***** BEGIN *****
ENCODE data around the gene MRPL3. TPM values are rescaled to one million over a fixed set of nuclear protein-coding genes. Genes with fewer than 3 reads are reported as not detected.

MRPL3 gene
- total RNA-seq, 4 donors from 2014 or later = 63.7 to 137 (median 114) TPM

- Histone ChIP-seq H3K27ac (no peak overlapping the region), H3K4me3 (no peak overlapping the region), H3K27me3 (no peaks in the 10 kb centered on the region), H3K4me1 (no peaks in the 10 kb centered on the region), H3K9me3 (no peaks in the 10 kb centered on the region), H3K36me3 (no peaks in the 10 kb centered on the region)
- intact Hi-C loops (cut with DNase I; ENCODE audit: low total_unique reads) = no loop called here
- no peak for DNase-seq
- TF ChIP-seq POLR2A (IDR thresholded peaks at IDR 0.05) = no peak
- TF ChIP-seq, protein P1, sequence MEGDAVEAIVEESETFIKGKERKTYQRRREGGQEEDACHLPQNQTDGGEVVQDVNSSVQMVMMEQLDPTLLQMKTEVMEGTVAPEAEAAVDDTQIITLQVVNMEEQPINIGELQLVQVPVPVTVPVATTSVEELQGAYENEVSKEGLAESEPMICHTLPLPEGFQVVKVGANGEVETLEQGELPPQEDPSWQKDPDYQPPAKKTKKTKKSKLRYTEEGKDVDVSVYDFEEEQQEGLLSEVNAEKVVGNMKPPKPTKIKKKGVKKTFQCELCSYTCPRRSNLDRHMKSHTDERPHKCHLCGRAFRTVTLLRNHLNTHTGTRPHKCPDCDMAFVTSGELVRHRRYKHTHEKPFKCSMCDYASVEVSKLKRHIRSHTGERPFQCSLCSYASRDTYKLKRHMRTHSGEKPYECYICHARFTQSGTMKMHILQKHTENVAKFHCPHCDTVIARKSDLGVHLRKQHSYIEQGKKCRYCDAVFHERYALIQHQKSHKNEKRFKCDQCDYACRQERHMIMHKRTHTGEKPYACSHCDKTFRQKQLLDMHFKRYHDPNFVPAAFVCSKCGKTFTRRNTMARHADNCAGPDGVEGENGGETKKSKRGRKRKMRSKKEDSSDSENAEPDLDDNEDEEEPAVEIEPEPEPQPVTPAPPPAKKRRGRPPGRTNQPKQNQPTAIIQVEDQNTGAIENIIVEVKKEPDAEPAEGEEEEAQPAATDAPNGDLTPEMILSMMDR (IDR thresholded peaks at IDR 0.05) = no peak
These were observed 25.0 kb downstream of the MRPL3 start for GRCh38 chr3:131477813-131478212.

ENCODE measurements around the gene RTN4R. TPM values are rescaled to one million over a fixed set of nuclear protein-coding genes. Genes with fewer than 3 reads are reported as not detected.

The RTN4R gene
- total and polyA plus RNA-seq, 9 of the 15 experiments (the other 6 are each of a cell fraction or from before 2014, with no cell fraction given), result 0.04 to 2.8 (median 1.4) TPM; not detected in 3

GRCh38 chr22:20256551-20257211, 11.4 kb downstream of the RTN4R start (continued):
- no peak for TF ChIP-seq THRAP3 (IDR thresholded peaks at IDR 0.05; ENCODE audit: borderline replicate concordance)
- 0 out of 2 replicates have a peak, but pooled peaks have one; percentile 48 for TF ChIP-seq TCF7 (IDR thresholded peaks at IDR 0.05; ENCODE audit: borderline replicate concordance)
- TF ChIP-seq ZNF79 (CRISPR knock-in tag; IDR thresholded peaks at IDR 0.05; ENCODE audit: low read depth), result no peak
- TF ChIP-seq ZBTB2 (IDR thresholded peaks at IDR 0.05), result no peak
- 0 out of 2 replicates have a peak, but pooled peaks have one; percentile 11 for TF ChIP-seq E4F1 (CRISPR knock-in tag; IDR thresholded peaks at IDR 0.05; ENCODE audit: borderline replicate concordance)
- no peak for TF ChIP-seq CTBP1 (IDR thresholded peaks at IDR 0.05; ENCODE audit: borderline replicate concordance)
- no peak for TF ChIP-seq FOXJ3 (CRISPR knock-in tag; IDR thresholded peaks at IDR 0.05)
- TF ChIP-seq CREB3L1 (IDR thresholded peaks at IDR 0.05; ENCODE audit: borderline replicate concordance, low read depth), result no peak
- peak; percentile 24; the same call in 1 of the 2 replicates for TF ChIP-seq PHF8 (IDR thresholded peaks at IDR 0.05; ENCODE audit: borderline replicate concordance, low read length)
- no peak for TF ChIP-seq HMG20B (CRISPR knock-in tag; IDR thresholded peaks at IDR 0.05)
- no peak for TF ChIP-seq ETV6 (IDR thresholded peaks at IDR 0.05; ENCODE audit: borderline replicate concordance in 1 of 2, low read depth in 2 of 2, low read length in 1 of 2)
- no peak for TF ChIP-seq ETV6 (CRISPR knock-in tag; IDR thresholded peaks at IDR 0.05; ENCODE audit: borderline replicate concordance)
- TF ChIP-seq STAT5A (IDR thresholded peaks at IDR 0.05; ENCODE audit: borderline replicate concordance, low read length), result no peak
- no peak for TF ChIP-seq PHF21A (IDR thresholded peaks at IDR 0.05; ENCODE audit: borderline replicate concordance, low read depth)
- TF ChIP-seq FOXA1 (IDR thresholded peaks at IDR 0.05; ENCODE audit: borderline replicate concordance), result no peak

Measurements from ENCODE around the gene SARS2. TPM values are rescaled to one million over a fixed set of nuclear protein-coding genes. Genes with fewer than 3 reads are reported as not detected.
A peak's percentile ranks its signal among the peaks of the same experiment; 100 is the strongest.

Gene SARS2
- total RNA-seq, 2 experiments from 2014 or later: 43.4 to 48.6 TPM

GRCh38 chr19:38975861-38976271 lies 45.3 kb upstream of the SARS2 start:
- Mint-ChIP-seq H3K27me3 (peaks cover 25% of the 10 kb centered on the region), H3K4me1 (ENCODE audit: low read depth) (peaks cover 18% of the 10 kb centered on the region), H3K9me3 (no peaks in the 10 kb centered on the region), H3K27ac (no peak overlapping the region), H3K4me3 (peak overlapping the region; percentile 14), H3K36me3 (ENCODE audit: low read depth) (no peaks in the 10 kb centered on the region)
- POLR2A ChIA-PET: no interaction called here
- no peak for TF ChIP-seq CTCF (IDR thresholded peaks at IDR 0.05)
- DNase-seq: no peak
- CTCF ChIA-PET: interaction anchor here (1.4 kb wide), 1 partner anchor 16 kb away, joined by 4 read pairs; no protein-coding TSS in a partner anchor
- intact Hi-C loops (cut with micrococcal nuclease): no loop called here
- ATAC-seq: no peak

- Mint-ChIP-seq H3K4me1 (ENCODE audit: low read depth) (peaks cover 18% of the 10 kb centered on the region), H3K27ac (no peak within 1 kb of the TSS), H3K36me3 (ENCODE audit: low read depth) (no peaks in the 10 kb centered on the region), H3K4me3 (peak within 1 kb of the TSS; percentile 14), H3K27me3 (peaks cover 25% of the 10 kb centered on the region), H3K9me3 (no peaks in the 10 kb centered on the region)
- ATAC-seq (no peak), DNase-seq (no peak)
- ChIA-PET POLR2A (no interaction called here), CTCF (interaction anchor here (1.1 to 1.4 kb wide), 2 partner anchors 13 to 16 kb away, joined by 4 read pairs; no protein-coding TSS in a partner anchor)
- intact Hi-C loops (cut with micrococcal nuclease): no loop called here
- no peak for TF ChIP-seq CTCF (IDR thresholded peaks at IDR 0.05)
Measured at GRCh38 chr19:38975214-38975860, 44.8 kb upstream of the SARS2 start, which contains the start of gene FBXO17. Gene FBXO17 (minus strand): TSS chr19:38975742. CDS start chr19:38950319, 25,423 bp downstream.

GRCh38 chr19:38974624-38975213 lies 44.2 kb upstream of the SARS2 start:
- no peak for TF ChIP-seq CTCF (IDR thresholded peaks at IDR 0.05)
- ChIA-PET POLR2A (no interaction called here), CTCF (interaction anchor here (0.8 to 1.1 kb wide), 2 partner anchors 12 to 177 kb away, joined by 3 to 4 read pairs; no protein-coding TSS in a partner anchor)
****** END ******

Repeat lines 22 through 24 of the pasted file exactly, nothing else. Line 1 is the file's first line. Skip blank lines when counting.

- peak; percentile 24; the same call in 1 of the 2 replicates for TF ChIP-seq PHF8 (IDR thresholded peaks at IDR 0.05; ENCODE audit: borderline replicate concordance, low read length)
- no peak for TF ChIP-seq HMG20B (CRISPR knock-in tag; IDR thresholded peaks at IDR 0.05)
- no peak for TF ChIP-seq ETV6 (IDR thresholded peaks at IDR 0.05; ENCODE audit: borderline replicate concordance in 1 of 2, low read depth in 2 of 2, low read length in 1 of 2)